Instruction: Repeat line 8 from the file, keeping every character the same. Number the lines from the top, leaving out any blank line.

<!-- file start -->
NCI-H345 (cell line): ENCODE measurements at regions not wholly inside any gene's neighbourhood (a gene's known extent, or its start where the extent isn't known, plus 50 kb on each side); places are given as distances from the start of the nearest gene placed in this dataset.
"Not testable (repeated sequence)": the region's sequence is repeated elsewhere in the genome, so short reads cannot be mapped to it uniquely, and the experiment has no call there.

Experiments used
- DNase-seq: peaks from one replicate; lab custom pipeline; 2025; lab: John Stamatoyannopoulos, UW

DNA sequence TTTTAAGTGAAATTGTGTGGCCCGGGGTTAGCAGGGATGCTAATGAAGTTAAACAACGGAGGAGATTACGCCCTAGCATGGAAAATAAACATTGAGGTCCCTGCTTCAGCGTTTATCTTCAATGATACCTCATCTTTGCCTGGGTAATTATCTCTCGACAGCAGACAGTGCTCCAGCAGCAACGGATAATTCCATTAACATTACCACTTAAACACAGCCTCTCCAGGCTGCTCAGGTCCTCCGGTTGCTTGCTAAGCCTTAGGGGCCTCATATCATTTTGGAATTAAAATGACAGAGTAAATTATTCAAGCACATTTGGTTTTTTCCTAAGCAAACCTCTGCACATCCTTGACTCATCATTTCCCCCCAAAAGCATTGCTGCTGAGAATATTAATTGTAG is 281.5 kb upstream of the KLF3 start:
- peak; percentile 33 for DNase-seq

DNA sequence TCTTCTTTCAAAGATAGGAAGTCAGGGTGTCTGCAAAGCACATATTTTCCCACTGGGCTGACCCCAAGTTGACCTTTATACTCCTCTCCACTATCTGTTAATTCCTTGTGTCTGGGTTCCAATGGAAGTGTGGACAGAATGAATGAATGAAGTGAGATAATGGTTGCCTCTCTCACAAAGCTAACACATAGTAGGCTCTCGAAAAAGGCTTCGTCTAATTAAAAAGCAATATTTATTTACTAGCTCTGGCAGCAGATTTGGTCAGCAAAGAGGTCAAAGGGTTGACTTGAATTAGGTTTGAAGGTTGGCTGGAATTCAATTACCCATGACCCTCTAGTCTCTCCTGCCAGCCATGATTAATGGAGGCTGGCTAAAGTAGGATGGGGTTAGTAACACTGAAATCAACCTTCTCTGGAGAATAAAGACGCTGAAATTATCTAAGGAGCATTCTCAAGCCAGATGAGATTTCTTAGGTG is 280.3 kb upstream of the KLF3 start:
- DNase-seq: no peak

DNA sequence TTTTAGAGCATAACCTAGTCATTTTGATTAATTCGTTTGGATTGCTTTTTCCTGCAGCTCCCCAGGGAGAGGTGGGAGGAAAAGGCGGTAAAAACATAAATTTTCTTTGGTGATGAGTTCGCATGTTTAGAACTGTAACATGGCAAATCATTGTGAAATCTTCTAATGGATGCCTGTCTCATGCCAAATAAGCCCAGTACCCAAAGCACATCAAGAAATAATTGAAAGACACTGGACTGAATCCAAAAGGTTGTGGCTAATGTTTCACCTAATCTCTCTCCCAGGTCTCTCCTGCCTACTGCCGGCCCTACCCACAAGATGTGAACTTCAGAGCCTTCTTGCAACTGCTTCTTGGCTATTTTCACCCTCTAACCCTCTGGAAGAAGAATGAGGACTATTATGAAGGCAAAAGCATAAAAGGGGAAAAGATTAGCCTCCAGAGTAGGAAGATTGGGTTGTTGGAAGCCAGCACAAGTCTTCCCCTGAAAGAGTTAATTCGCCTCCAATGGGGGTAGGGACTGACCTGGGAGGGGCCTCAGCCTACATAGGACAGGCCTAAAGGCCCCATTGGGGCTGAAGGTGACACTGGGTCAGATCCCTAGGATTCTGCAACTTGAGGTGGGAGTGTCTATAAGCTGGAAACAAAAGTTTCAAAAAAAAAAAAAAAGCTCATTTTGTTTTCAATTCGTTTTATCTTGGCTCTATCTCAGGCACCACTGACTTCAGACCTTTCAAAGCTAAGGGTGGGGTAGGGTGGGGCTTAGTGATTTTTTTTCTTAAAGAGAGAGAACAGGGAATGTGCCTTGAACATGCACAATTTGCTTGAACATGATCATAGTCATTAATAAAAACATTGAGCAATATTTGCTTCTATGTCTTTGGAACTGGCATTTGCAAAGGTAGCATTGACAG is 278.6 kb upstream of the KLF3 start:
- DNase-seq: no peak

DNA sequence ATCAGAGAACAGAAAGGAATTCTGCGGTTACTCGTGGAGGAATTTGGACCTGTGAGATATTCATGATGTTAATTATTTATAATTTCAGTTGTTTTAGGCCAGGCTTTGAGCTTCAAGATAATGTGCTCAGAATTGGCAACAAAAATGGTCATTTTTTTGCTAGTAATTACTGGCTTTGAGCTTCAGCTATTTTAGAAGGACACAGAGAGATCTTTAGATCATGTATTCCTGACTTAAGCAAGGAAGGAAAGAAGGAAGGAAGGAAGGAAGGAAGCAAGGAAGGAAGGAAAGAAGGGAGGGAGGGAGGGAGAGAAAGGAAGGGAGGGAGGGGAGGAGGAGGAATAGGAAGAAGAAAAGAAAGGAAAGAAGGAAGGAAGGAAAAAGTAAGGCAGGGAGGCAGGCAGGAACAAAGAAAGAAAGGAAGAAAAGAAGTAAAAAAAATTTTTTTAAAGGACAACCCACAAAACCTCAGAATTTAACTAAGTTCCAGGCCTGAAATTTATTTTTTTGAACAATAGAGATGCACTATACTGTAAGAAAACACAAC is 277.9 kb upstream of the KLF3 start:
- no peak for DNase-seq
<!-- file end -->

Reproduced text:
- DNase-seq: no peak